Who will Rid Liberia of Corruption?”: A Response
By Bai M. Gbala, Sr.
Monrovia, Liberia, September 25, 2012
The Independent EYE News (IEN), an online news magazine, in a banner, headlined Editorial as noted above, posed the question, designed to engender a thought-provoking, intellectual discourse, aimed at providing solutions to Liberia’s chronic problem of corruption, with request for comment/response, according to The IEN. This is our contribution.
Definition of the Problem of Corruption
Corruption is the extortion, bribery, demand/acceptance of money and/or goods and services not lawfully due, by public or private officials, arising from greed, graft and moral deterioration or decadence; the unbridled desire for and dishonest, unlawful action to acquire more and more of one’s wants and perceived needs. Found in every country, culture and society, corruption is a vice and universal phenomenon, intrinsic in human nature. As such, the Republic of Liberia and Liberians do not have a monopoly of corruption, and that no institution, public or private, cultural or societal, can eradicate or rid itself of corruption, completely and immediately. But corruption can be controlled and minimized, reasonably, by lawful means – public policy prescription and consistent application of corrective action against the critical, unique conditions that support the Liberian corruption.
Unique Conditions of Liberian Corruption
The problem of corruption in Liberia is due, partly, to illiteracy, ignorance (uninformed) and abject poverty of the overwhelming majority of the nation’s population; relative, extremely low wages/salaries of those who are fortunate to be employed; the absence of job security and related, employment benefits, such as health and life insurance that are taken for granted in the developed west. Public and private resources stolen by public and private officials and utilized in building palatial homes, buy expensive, luxury automobiles, electric power generators, invest in personal, business ventures by the same, public and private officials are regarded as “smart developments”, with the officials concerned/involved rewarded with promotions, “not brought to book” or prosecuted for theft.
Much more importantly, there is little or no meaningful, economic activities in rural Liberia (where the majority of the nation’s population lives) nor is there such “premier, national, economic development multipliers” as all-weather roads and highways in the nation. Moreover, the major, most important impediment has been and still is our inability to summon the “political will” in the effort to address, effectively and efficiently, these “unique conditions” of our, Liberian corruption.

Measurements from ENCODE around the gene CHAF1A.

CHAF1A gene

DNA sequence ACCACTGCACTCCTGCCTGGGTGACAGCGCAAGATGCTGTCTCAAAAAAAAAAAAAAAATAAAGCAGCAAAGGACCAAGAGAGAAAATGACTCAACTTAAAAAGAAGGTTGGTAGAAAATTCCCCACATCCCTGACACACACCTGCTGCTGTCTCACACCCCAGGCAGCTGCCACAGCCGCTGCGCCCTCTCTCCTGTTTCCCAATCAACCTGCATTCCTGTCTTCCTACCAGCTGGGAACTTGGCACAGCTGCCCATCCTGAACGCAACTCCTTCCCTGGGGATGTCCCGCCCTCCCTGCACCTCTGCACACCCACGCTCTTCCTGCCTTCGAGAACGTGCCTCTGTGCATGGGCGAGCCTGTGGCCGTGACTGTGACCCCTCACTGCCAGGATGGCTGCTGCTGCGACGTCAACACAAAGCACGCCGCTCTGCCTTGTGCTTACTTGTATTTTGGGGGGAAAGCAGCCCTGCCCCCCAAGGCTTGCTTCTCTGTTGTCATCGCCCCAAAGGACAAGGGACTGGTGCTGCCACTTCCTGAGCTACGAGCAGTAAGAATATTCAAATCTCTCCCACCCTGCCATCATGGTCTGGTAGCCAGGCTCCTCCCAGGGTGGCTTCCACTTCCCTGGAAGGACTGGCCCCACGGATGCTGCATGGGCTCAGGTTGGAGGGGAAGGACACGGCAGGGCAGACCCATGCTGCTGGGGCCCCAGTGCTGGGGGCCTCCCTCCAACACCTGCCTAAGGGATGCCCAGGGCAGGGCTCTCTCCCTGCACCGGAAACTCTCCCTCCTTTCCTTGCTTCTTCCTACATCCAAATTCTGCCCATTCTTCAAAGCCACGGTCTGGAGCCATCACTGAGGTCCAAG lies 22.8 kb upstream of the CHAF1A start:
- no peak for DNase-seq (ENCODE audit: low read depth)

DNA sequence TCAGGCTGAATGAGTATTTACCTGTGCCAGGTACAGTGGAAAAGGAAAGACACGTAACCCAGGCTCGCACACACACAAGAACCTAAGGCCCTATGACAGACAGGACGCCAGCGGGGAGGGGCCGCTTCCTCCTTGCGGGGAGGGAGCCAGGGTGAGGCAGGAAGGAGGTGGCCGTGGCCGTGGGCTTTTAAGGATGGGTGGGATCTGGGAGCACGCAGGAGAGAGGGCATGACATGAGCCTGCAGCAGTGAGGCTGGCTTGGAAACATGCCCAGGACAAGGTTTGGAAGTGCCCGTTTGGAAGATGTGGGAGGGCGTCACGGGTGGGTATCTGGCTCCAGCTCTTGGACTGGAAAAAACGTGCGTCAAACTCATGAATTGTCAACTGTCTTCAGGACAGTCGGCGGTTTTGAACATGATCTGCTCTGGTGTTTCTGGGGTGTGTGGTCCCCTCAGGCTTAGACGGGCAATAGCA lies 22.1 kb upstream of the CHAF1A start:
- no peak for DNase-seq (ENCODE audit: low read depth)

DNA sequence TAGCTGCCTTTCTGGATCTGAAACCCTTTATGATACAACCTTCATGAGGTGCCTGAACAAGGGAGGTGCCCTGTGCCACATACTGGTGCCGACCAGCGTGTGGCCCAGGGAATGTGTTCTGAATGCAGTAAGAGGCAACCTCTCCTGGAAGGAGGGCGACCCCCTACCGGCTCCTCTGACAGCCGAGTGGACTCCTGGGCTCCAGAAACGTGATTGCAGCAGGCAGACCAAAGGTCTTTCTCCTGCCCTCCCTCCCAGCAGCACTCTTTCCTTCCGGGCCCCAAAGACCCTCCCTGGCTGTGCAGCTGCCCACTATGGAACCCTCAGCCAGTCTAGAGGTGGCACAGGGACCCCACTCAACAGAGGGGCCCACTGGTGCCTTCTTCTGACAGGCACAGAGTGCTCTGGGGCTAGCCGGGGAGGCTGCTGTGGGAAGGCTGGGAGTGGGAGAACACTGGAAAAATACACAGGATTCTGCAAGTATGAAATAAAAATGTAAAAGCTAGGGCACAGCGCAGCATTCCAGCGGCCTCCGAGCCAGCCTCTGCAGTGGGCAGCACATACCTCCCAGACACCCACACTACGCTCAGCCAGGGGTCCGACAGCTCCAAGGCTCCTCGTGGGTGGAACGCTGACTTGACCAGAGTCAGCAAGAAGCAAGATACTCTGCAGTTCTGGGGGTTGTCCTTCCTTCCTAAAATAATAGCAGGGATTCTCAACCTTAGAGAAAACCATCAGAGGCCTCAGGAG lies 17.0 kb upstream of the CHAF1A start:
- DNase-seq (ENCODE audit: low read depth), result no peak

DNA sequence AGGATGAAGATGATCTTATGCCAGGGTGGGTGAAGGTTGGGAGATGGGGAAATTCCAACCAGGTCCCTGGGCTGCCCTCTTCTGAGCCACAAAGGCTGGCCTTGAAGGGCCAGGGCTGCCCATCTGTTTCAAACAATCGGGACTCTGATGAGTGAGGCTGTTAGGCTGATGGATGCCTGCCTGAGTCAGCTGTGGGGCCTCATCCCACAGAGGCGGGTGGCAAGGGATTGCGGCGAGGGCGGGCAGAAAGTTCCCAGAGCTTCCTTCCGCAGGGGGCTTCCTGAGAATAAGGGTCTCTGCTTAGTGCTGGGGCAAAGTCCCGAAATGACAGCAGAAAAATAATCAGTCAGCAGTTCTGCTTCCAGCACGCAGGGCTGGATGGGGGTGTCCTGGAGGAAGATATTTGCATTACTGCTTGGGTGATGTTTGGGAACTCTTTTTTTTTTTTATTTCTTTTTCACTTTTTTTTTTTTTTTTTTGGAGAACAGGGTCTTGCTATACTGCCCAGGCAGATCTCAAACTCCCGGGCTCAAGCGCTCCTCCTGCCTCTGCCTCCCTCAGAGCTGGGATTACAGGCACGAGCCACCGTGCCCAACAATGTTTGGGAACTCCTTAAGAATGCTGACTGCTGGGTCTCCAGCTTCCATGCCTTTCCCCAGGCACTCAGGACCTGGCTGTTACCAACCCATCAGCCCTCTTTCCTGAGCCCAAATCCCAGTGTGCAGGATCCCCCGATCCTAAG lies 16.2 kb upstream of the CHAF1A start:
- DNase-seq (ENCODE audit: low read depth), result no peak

In this respect, we quote former, Vice President Bennie Warner that “the problem with us is us”. We lack personal initiative, commitment and dedication, attributes that are necessary to complement public or government activities and/or apply pressure to achieve pre-determined, desirable goals. Our country is endowed with more than its share of natural resources – abundant sunshine, more than adequate rainfall, lush greenery, rich and fertile soil and more land (all suitable for tropical agriculture) than people, but we import rice (our staple), cooking oil and many food items from other, Third World, developing countries.
And lastly, we argue that given the nature of corruption (intrinsic in human nature), it is not possible to invent or create a super-human, Liberian who can eradicate or “rid corruption” of our country “with immediate effect”. But corruption can be minimized and controlled, reasonably, by rational, public policy prescription, applied against the defined, unique, critical conditions of Liberian corruption, including diligent, aggressive prosecution in a court of law.
Moreover, the introduction and management of socio-economic and political reforms, including the much talked-about corruption, can be achieved by the increased, increasing number of young, energetic, idealistic and patriotic Liberians who have acquired, are acquiring the requisite education and experience. Successful action, however, is on the ground, here in Liberia; for, we cannot reform or change Liberia by remote control. One needs and must be physically present on the ground in Liberia, in order to observe and experience the dynamics of the socio-economic and political process – who does what to whom, why, how, when and where – and the context of these dynamics.
Bai M. Gbala, Sr.